To celebrate the one-year anniversary of Broadband Conversations, we flipped the script and had Commissioner Rosenworcel answer some of our big questions. Listeners will get to hear the Commissioner talk about some of her favorite conversations and also hear her share her story, her advice, and what she hopes for the future of digital life.
MS. BLACK: Welcome to Broadband Conversations, the podcast where FCC Commissioner Jessica Rosenworcel gets to talk to women leading the way in technology, innovation, and media.
You get to hear Commissioner Rosenworcel ask what they're working on, what's on their minds, and what they think is the next big thing. But if you're wondering, “That doesn't sound like the smooth radio voice of the Commissioner,” you're right. I'm your host today. I'm Kate Black, a member of the Commissioner's team here at the FCC.
Usually I'm in the control room during these recordings, but today we get to flip the script and I get to ask the questions. This is a pretty special day. Today is the one-year anniversary of this podcast. That's right, 365 days of Broadband Conversations. That's a lot of conversations. We are getting Commissioner Rosenworcel's take on the last year of the podcast and whatever else we can think up. Are you ready?
MS. ROSENWORCEL: I'm ready.
MS. BLACK: All right. Whew, one year of this podcast. Did you ever think we'd make it?
MS. ROSENWORCEL: Oh, yes and a little bit of no, too. I mean, we dreamed this up in the office in a brainstorming session and we thought about all the interesting women in technology that I have the opportunity to meet and could we find a way to take their voices and share them with the broader population and just the folks in our office.
Then we came and talked to the terrific audio and visual folks here at the agency and they were in. They were willing to figure out how to do this. I mean, this hadn't been done at the FCC before and, as best we can tell, at any other agency like the FCC but we thought why not do something new and, hence, the podcast was born.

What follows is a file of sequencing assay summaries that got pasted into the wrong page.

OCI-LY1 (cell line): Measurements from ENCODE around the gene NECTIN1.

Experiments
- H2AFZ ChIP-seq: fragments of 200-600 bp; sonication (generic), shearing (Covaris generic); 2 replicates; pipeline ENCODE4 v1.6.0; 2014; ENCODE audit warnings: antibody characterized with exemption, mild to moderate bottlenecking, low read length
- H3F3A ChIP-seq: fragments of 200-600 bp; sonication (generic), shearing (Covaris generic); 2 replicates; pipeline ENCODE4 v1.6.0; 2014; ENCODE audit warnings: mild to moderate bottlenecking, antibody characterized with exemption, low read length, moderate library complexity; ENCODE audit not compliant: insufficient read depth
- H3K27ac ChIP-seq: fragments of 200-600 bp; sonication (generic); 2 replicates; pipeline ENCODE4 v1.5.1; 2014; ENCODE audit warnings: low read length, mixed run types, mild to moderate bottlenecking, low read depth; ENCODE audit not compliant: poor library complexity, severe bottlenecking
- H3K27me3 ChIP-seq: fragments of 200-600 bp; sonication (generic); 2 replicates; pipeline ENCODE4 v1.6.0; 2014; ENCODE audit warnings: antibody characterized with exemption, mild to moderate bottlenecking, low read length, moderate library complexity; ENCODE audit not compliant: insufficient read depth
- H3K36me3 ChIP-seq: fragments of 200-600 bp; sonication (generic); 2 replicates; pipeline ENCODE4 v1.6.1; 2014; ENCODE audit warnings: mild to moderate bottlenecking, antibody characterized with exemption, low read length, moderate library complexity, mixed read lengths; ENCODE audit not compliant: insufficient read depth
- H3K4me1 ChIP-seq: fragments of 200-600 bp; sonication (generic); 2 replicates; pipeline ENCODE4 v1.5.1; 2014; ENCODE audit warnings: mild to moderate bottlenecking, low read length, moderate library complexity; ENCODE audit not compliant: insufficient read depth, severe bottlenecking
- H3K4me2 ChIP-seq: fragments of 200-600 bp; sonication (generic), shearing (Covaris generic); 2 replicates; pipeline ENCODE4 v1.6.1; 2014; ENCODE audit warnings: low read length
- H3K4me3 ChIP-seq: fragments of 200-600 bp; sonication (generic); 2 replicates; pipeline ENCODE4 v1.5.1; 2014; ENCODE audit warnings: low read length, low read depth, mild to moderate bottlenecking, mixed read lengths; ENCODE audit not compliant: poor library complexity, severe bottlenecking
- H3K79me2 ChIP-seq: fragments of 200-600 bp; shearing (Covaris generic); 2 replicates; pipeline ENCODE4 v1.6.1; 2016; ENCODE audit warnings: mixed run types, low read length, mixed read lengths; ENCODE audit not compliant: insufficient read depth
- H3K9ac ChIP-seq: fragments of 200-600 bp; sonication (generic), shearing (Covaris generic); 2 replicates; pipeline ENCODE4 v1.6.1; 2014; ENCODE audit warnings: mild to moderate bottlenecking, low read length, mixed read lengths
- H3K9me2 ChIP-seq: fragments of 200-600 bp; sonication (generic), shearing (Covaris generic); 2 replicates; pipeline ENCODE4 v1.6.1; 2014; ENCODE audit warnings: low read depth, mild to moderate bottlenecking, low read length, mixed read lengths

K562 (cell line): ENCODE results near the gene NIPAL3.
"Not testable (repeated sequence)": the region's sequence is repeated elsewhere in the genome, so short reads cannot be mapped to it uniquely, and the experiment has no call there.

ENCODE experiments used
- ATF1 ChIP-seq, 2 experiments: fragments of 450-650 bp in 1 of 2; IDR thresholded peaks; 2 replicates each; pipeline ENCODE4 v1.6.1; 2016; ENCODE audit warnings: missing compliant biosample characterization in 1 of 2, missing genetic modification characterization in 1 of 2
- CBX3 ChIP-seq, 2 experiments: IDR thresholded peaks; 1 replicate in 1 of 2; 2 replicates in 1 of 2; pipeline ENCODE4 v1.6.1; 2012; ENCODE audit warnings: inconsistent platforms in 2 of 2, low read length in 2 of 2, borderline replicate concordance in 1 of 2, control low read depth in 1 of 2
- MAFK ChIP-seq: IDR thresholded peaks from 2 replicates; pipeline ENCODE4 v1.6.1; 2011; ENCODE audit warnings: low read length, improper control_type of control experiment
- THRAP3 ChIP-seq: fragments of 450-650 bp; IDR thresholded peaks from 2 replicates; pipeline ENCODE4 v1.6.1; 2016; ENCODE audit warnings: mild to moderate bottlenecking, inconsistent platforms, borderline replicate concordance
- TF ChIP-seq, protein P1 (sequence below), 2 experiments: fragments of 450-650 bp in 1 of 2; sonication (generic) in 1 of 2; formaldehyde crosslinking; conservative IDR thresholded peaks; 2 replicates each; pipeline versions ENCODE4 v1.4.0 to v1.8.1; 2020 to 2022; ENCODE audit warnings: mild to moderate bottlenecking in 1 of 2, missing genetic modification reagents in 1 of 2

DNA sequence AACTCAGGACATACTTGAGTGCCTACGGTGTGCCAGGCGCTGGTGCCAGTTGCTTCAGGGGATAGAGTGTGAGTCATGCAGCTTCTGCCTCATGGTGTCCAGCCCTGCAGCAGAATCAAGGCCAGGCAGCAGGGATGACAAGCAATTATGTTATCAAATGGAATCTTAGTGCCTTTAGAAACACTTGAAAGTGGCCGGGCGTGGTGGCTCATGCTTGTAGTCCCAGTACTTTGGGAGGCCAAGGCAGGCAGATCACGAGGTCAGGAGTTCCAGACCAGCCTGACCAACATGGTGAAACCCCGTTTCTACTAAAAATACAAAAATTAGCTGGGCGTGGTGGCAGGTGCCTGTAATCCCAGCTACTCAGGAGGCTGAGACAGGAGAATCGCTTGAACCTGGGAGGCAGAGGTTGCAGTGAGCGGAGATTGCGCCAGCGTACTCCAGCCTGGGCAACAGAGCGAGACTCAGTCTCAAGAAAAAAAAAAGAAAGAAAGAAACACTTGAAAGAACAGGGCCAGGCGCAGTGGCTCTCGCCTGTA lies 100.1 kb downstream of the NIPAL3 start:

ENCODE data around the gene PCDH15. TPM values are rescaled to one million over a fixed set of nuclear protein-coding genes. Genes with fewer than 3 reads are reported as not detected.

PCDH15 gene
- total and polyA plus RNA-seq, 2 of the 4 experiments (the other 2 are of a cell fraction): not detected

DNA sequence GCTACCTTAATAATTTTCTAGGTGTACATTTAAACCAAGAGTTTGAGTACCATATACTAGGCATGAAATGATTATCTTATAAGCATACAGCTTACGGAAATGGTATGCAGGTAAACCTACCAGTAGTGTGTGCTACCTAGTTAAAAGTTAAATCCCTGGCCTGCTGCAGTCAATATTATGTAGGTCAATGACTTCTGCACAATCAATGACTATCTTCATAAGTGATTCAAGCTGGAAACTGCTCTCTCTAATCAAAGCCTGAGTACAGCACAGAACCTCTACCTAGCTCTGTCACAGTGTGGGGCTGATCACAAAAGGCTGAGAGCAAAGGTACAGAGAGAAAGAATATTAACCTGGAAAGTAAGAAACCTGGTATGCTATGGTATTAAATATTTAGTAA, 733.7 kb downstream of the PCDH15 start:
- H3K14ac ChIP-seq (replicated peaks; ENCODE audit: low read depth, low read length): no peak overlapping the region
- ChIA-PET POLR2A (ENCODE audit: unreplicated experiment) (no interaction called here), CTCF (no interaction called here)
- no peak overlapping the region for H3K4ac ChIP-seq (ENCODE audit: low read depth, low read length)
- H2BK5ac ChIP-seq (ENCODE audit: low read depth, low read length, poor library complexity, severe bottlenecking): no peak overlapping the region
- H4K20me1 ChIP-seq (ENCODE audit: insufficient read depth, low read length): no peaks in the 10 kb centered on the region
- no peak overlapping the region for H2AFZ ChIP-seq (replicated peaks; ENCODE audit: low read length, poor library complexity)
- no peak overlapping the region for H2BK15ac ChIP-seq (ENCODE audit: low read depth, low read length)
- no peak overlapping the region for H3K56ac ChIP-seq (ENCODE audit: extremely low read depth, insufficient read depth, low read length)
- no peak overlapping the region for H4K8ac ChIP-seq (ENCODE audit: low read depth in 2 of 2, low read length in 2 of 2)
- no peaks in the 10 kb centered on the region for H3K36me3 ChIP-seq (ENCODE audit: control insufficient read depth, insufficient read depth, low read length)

MS. BLACK: We've had a lot of guests. We've had senators, congresswoman, policy makers, inventors, technologists, teachers, even an astronaut. Do you have any favorites?
MS. ROSENWORCEL: Oh, I feel like mother needs to love all of her children equally. But I do have some moments from our conversations that really stand out, and one of them that was really out of this world was talking to NASA astronaut Kate Rubins about her experience on the international space station.
MS. BLACK: That was really cool.
MS. ROSENWORCEL: That was incredible. It brought to life what it means to be a scientist in space. She made me so much more interested in that subject here this year now with the 50th anniversary of our arrival on the moon so that was really exciting.
I also had a terrific conversation I remember with Kimberly Bryant who started Black Girls Code. What struck me most was she was saying she wanted to do this and she was inspired to do this because she wanted her daughter to learn some of the skills that she thought were so necessary in the future. Then she extended that opportunity to so many other girls along the way.
I had a great time talking to some members of Congress. We started with Senator Cortez Masto.
MS. BLACK: That was our very first episode.
MS. ROSENWORCEL: I know. She was describing what it was like to grow up in Nevada and have this consumer electronics show in her backyard. It informed the way she thinks of technology. That's different than how other people do so that was neat.